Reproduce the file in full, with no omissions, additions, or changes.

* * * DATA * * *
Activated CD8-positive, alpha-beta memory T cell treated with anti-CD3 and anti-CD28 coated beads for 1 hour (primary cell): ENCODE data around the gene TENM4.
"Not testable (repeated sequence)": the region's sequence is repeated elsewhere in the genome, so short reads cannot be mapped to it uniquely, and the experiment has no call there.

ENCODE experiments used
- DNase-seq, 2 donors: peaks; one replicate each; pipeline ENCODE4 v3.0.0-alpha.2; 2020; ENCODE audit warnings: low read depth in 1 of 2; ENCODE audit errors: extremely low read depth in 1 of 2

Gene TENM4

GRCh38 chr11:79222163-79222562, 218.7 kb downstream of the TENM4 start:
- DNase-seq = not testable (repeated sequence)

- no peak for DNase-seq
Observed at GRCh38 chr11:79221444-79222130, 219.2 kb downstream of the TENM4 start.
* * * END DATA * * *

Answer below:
Activated CD8-positive, alpha-beta memory T cell treated with anti-CD3 and anti-CD28 coated beads for 1 hour (primary cell): ENCODE data around the gene TENM4.
"Not testable (repeated sequence)": the region's sequence is repeated elsewhere in the genome, so short reads cannot be mapped to it uniquely, and the experiment has no call there.

ENCODE experiments used
- DNase-seq, 2 donors: peaks; one replicate each; pipeline ENCODE4 v3.0.0-alpha.2; 2020; ENCODE audit warnings: low read depth in 1 of 2; ENCODE audit errors: extremely low read depth in 1 of 2

Gene TENM4

GRCh38 chr11:79222163-79222562, 218.7 kb downstream of the TENM4 start:
- DNase-seq = not testable (repeated sequence)

- no peak for DNase-seq
Observed at GRCh38 chr11:79221444-79222130, 219.2 kb downstream of the TENM4 start.